Repository Special Collections, University of Houston Libraries
Use and Reproduction Educational use only, no other permissions given. Copyright to this resource is held by the content creator, author, artist or other entity, and is provided here for educational purposes only. It may not be reproduced or distributed in any format without written permission of the copyright owner. For more information please see the UH Digital Library Fair Use policy on the “About” page of this website.
File name femin_201109_551o.jpg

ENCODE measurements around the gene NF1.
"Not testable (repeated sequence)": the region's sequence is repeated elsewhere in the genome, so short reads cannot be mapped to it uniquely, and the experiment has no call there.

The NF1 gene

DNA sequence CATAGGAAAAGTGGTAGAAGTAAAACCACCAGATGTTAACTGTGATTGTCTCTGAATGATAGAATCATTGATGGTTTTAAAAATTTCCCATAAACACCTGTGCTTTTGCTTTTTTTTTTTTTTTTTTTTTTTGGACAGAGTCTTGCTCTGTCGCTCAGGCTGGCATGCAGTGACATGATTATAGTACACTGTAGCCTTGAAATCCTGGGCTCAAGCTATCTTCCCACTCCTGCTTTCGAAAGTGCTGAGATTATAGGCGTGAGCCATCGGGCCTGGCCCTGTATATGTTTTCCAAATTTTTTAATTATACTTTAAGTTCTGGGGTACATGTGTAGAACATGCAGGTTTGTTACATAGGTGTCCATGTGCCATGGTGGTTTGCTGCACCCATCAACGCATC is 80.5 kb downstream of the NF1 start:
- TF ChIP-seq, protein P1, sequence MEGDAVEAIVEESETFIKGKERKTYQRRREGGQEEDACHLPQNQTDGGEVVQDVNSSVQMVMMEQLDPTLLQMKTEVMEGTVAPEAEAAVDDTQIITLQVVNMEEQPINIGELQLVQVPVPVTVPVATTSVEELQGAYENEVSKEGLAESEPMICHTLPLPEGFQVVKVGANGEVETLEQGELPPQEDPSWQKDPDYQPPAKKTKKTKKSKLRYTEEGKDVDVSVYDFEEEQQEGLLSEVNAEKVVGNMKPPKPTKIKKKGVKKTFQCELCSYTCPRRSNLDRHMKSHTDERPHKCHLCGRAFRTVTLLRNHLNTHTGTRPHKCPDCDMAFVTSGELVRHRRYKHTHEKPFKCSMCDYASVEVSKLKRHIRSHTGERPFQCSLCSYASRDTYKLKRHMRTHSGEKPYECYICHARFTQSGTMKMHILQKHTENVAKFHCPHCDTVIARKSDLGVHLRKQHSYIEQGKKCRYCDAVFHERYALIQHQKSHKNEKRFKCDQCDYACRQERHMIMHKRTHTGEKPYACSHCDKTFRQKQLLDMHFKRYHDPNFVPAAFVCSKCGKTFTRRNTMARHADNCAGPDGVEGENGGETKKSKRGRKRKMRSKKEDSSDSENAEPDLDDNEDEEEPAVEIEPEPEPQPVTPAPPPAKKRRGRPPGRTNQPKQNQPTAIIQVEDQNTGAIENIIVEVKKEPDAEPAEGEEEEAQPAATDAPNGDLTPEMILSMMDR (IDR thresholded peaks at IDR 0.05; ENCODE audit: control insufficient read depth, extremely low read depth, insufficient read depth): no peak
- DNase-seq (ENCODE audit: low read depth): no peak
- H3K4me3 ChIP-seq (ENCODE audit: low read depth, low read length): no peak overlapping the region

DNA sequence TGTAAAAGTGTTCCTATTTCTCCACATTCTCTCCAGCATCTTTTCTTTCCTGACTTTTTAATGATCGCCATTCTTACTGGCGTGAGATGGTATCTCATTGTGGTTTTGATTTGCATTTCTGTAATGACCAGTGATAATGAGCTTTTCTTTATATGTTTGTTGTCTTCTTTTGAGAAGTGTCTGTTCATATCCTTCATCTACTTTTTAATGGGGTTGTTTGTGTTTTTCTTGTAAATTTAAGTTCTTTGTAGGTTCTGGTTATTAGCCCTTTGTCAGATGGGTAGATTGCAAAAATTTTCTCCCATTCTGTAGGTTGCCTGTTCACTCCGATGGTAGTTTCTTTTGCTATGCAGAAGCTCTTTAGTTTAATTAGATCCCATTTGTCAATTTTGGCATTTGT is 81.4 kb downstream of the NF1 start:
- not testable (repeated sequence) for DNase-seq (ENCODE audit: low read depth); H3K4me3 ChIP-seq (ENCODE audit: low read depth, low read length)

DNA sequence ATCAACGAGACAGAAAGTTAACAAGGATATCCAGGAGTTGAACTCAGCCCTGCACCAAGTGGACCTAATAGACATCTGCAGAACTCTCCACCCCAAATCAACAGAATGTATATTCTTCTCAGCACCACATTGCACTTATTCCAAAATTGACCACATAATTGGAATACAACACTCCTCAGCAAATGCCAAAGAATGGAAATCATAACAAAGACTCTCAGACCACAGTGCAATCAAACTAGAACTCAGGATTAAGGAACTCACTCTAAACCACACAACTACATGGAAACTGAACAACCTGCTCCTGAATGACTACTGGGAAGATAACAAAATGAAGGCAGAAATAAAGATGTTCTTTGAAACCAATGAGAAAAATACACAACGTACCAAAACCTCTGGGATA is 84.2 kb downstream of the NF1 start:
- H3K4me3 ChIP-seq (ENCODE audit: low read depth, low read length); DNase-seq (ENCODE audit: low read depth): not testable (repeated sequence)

Transcript Displaced Homemakers Counselor Eileen Elfant (1) and Carroll Creswell, project coordinator, work with the Houston Center for Displaced Homemakers. The program was funded by a one year grant from the Texas Education Agency. by Hildegard Warner June is the month of brides and weddings. In the middle class dream a woman marries and directs all her energies into her family. She maintains a well-kept home and children, and supports and encourages her husband's career. In return she reaps the rewards of a comfortable lifestyle and never wants for anything. But for millions of women each year, the dream has been shattered, the rules have been changed. Either through widowhood or divorce, they are left holding the bag. Homemaker skills are not honored in the market place. The responsibility of finding a job and caring for children and household alone is a tremendous new burden. Women in this situation are displaced homemakers. In recent years their numbers have increased and their problems become more acute. No-fault divorce has provided an easy way out of marriages, some of long standing, for both men and women. Changes in communities and lifestyles have left women alone without extended families or community roots which have in the past protected them. Indeed, the women's movement has called for women to become independent and no longer cling to their families for physical support or protection. Society has changed the rules. The experiences and problems displaced homemakers have faced have been brought to the attention of society and its lawmakers by women's groups including the Alliance for Displaced Home- makers. Due to their efforts, the Texas legislature has funded two displaced homemaker centers, in Arlington and Victoria, for a third year of operation. A third center in Houston was financed in 1978 by a one-year, $49,943 grant from the Texas Education Agency (TEA) to the Institute of Labor and Industrial Relations at the University of Houston Central Campus. These centers are designed to help displaced homemakers (women ages 35-64, married 15 years or longer) prepare themselves for the job market. They offer personal counseling and hold workshops. They give employment assistance by helping women assess their strengths, prepare a resume, learn interview skills, and they also provide job placement assistance. All of these services are free. publicity and the news media aren't broad enough to bring enough people in," Elf ant said. "A lot of women who really need our help don't know about the program." Although the center's guidelines allow up to 20 women in a workshop, usually only half that number participate. Elf ant says more television exposure would be very helpful. "After Phil Donahue had a discussion of displaced homemakers on his program several months ago, we got a number of calls," she said. During its first year the center has also established a number of community linkages to bring eligible women into the program. Women are referred to the "At first calls came in for jobs wanting slave labor. They thought that was all these women could do. Now we are getting a higher quality of job orders from companies who value the mature women." The Houston center opened in July, 1978, and its two counselors have conducted 10 four-week workshops on the campus, plus several miniworkshops at other locations in the Houston area. The first year has been mainly one of building the program, letting the community know the center was open to them, and getting other agencies and support services to participate in the workshops and offer jobs to the women, according to Eileen Elfant, one of the counselors. "We need an enormous amount of center through WIRES (Women's Information Referral and Exchange Service), Women for Justice, Harris County Social Service and the social work staff at Ben Taub Hospital. "All the women's groups know about us," Elfant said, "but these are not the women who need our help. The people we see have been primarily in the home and have not even joined women's groups." Even though the women may hear about the program, many do not respond immediately. "When we ask the women how they found out about the center, many say they have had an article lying around the house for two months," Elfant said. "It takes them a long time to activate themselves to call and ask. So, how many women are still sitting at home looking at an article? "They tend to ignore it until they have to admit to the change and accept the title of displaced homemaker," she said. "They feel antagonistic and fight with the title. "Calling the center and deciding to participate in the program is making a commitment. These women have led lives which were void of time commitments outside of their personal sphere. In the past, it was easy for them to break appointments with others and with themselves for immediate gratification without thinking it through, because they didn't have goals." "We work a lot on long and short term goals in the program and emphasize to these women that they have a choice of what they want to do," Carroll S. Creswell, project coordinator, added. "Some of them have never had to make choices before." Although most displaced home- makers' programs are written for women who have no means of support, who "fall between the cracks" in the welfare or social security system, Elfant said most of the women who come into the center have some kind of income, social security or alimony. "We know there is a big group who don't have any income," Elfant said, "but they are not coming here." The four-week workshops are designed to give them skills and information to help them make proper choices and set goals. "The two biggest problems these HOUSTON BREAKTHROUGH 16 JUNE 1979